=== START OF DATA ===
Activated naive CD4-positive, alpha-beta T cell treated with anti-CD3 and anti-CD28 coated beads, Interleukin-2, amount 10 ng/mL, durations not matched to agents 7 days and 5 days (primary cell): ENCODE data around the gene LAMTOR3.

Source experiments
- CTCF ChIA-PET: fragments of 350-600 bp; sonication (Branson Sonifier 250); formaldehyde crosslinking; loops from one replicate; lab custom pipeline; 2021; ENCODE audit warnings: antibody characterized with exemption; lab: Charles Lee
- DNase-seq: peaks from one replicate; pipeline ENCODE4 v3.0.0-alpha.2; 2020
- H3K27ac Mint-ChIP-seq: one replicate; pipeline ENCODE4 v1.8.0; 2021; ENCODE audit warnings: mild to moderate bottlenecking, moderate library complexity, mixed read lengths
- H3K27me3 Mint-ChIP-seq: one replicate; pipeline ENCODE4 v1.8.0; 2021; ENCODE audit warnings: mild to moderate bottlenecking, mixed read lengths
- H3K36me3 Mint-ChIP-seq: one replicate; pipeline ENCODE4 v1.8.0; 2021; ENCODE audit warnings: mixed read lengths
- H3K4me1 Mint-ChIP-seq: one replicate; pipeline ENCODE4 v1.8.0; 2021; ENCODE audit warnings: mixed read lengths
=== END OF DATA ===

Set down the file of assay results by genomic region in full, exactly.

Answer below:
Activated naive CD4-positive, alpha-beta T cell treated with anti-CD3 and anti-CD28 coated beads, Interleukin-2, amount 10 ng/mL, durations not matched to agents 7 days and 5 days (primary cell): ENCODE data around the gene LAMTOR3.

Source experiments
- CTCF ChIA-PET: fragments of 350-600 bp; sonication (Branson Sonifier 250); formaldehyde crosslinking; loops from one replicate; lab custom pipeline; 2021; ENCODE audit warnings: antibody characterized with exemption; lab: Charles Lee
- DNase-seq: peaks from one replicate; pipeline ENCODE4 v3.0.0-alpha.2; 2020
- H3K27ac Mint-ChIP-seq: one replicate; pipeline ENCODE4 v1.8.0; 2021; ENCODE audit warnings: mild to moderate bottlenecking, moderate library complexity, mixed read lengths
- H3K27me3 Mint-ChIP-seq: one replicate; pipeline ENCODE4 v1.8.0; 2021; ENCODE audit warnings: mild to moderate bottlenecking, mixed read lengths
- H3K36me3 Mint-ChIP-seq: one replicate; pipeline ENCODE4 v1.8.0; 2021; ENCODE audit warnings: mixed read lengths
- H3K4me1 Mint-ChIP-seq: one replicate; pipeline ENCODE4 v1.8.0; 2021; ENCODE audit warnings: mixed read lengths